So that presents the question, why hasn’t lignin been more widely extracted in the past? It has been attempted. However, methods to date have been known to damage the structure of the lignin molecules and thus diminish its usefulness.

This is where Attis’ proprietary technology shines. By employing a process that requires significantly less capital than traditional recovery methods while also delicately extracting and purifying the lignin, Attis can preserve the product’s natural properties at a fraction of the cost. Additionally, during this process, functional additives can be introduced to increase the performance of the lignin in a myriad of applications. Attis capitalises on lignin’s inherent properties and offers companies and even entire industries a cost-effective strategy for introducing bio-based content into their product portfolios.

Helen Petersen tells us more about the flexibility of their technology; “Unlike pulp and paper manufacturers or cellulosic ethanol producers, we are not solely reliant on cellulose content in our feedstock, and thus we can focus on various types of non-traditional biomass, opening the door for many agricultural by-products such as crop residuals, bark, sawdust, nut shells and many more.”

This is another point of differentiation with Attis’ technology, not only can it process nearly any form of biomass, but it is also simple enough to be economically scaled-down to a size that fits unique feedstock opportunities. Most biomass processing facilities require massive economies of scale and feedstock inventory to justify their investment. Companies can often struggle to process at a small scale, thus blocking out potential partners and limiting their geographic scope. Not so with Attis, as their technology is uniquely scalable to allow cost-effective processing at flow rates ranging from 200 up to 2,000 ton per day.

Helen further explains, “By converting 100 per cent of the biomass’s constituents, it becomes economically feasible to process at scales previously thought impossible. This creates the potential to boost economic growth and jobs in rural areas and propagate an inclusive bio-economy.”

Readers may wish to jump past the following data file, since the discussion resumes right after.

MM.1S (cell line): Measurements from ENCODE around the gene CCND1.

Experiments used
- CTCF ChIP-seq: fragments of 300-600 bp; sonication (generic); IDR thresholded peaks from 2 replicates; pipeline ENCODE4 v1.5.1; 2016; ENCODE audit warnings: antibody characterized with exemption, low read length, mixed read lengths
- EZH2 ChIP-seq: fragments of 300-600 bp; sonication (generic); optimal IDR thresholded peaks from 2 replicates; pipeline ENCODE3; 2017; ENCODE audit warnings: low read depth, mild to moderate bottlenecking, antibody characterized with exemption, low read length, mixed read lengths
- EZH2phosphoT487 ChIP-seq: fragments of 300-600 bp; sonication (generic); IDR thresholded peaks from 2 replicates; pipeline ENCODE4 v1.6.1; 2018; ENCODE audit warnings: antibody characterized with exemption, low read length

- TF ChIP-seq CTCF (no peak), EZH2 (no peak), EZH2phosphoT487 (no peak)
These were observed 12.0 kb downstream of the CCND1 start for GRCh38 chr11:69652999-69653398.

Since its founding in May 2017 Attis Innovations has made rapid progress in commercialising its lignin extraction process and developing a portfolio of bio-based materials. This started with Attis’ recent announcement of the exclusive license to American Science and Technology’s (AST) biomass processing facility and associated intellectual property. AST’s processing facility allows for the accelerated evaluation of biomass feedstock opportunities as well finished product validation. In addition, the AST facility and laboratory can be utilised publicly for contract R&D services related to biomass processing and characterisation.

In conjunction with Attis’ vision to commercialise AST’s biomass processing technology, the company has made great strides in the development of bio-based materials from its unique, melt flowable lignin. February saw them announce the successful completion of performance testing for their lignin-based resin products with the results demonstrating outstanding mechanical and processing characteristics compared to virgin plastics materials. Attis was able to blend its melt-flowable lignin at 15-25 per cent inclusion rates in both polypropylene and polyethylene materials while retaining 100 per cent of the tensile modulus, 100 per cent of the impact strength, and over 90 per cent of the tensile strength.

These impressive results come as part of the company’s rapid development curve, and this offering could be used across a host of plastics applications, including automotive components, agricultural products, building and construction and other durable goods.

Read the complete article here.

(Article by: www.biobasedworldnews.com/how-the-model-t-ford-of-the-bio-refining-industry-is-offering-new-rewards-from-waste-streams)